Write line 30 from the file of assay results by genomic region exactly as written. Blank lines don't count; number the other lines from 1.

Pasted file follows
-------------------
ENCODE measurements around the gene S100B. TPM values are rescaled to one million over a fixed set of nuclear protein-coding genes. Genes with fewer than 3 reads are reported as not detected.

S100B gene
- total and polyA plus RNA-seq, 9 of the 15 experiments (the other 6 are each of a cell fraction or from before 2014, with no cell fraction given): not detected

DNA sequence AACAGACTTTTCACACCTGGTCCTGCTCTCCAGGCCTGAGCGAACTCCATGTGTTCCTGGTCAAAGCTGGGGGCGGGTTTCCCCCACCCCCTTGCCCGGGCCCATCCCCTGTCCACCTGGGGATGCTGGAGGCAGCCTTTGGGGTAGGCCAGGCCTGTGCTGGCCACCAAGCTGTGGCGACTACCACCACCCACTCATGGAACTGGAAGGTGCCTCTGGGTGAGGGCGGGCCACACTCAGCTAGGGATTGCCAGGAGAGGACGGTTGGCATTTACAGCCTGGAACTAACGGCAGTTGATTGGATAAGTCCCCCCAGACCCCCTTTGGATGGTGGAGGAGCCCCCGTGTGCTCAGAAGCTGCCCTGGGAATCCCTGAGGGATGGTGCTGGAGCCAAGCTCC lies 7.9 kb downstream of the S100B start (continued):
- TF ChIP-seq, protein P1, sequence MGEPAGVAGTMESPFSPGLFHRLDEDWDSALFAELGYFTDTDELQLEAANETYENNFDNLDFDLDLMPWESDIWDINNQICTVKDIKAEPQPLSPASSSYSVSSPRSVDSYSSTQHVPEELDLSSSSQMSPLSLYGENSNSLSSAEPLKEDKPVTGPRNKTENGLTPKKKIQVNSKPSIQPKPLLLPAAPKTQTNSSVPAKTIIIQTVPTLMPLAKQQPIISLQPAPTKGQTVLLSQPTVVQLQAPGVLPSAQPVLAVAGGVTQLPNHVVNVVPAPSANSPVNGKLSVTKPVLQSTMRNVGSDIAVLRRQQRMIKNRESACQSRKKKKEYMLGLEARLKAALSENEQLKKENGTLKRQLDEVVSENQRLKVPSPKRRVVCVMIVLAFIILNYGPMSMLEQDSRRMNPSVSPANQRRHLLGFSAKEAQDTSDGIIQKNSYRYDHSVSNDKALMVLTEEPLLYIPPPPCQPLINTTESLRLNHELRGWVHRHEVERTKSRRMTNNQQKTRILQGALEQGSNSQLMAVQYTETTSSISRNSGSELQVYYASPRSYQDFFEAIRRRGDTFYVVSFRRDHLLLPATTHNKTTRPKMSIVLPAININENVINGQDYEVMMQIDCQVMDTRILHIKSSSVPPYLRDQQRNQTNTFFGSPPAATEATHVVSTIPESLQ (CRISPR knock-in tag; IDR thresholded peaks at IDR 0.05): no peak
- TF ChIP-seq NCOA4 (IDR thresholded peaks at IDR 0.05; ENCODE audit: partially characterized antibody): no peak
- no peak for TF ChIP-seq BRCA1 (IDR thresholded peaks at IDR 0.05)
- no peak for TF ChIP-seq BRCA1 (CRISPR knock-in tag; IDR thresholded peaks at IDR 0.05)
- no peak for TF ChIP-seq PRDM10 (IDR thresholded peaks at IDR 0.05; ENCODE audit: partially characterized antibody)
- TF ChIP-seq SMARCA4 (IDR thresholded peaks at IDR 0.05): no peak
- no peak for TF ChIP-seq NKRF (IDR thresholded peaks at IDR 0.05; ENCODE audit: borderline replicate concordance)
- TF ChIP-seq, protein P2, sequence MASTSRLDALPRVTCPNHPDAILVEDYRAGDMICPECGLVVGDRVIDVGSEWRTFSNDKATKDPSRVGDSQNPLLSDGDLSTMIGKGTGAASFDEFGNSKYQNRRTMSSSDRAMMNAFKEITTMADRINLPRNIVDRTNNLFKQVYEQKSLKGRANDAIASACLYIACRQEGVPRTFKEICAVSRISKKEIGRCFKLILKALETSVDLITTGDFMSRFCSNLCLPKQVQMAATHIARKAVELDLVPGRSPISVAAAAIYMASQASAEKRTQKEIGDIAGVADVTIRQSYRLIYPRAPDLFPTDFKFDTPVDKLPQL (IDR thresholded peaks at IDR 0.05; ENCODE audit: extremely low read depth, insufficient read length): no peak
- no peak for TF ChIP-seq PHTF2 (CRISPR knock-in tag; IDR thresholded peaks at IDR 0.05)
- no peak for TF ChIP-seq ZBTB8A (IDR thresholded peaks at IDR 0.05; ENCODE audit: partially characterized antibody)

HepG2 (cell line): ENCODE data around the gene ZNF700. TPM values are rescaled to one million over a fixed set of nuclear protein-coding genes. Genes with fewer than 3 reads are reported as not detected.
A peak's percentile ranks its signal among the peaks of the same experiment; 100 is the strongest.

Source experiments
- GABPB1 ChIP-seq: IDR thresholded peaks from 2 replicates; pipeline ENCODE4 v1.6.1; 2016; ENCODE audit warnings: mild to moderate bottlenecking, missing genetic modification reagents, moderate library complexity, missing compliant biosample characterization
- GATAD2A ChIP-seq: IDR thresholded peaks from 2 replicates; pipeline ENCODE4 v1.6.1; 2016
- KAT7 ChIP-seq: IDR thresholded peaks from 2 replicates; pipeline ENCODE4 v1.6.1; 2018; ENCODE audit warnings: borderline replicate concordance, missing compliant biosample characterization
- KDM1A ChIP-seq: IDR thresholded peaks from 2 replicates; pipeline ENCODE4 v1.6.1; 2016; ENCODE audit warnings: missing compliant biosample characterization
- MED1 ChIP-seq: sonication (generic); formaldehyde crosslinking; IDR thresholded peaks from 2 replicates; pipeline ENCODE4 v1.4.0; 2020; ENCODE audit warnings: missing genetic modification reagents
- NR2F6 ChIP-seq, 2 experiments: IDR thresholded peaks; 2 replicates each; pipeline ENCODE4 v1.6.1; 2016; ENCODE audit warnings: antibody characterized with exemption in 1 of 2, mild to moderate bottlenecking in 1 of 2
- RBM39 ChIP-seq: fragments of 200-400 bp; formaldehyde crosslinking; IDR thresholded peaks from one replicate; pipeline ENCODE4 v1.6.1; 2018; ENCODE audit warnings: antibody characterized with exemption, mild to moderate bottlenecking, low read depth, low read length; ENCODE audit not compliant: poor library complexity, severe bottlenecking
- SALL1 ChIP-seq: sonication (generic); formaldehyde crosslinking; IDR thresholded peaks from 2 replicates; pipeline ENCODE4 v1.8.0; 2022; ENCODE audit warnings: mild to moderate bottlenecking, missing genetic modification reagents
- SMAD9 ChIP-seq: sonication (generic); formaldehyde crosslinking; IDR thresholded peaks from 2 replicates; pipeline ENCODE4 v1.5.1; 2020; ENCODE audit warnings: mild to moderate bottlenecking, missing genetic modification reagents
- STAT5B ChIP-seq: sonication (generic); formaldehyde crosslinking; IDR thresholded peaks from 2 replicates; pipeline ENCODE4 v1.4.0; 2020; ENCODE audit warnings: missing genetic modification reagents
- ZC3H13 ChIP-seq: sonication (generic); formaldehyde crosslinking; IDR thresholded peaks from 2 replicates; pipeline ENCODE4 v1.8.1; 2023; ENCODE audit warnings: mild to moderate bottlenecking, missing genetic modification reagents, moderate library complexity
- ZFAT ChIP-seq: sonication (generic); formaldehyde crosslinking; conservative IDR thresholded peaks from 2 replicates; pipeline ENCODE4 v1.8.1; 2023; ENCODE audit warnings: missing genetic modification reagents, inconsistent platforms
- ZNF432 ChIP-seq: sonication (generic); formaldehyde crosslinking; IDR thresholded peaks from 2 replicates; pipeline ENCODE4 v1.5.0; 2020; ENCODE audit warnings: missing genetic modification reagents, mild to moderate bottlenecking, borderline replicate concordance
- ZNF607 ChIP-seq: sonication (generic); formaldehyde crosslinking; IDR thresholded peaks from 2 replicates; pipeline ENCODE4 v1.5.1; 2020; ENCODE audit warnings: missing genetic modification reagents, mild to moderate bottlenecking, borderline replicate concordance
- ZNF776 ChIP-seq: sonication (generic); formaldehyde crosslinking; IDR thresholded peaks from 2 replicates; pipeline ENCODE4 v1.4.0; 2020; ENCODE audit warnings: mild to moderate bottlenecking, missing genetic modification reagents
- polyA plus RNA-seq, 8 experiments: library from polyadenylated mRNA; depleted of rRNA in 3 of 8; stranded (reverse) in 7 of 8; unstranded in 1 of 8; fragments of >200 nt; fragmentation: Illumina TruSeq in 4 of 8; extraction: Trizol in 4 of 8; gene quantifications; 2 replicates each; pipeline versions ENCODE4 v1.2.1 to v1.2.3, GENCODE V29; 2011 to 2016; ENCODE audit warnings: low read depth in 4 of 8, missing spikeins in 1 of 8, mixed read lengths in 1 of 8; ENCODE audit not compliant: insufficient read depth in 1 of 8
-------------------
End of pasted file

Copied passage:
- ZNF432 ChIP-seq: sonication (generic); formaldehyde crosslinking; IDR thresholded peaks from 2 replicates; pipeline ENCODE4 v1.5.0; 2020; ENCODE audit warnings: missing genetic modification reagents, mild to moderate bottlenecking, borderline replicate concordance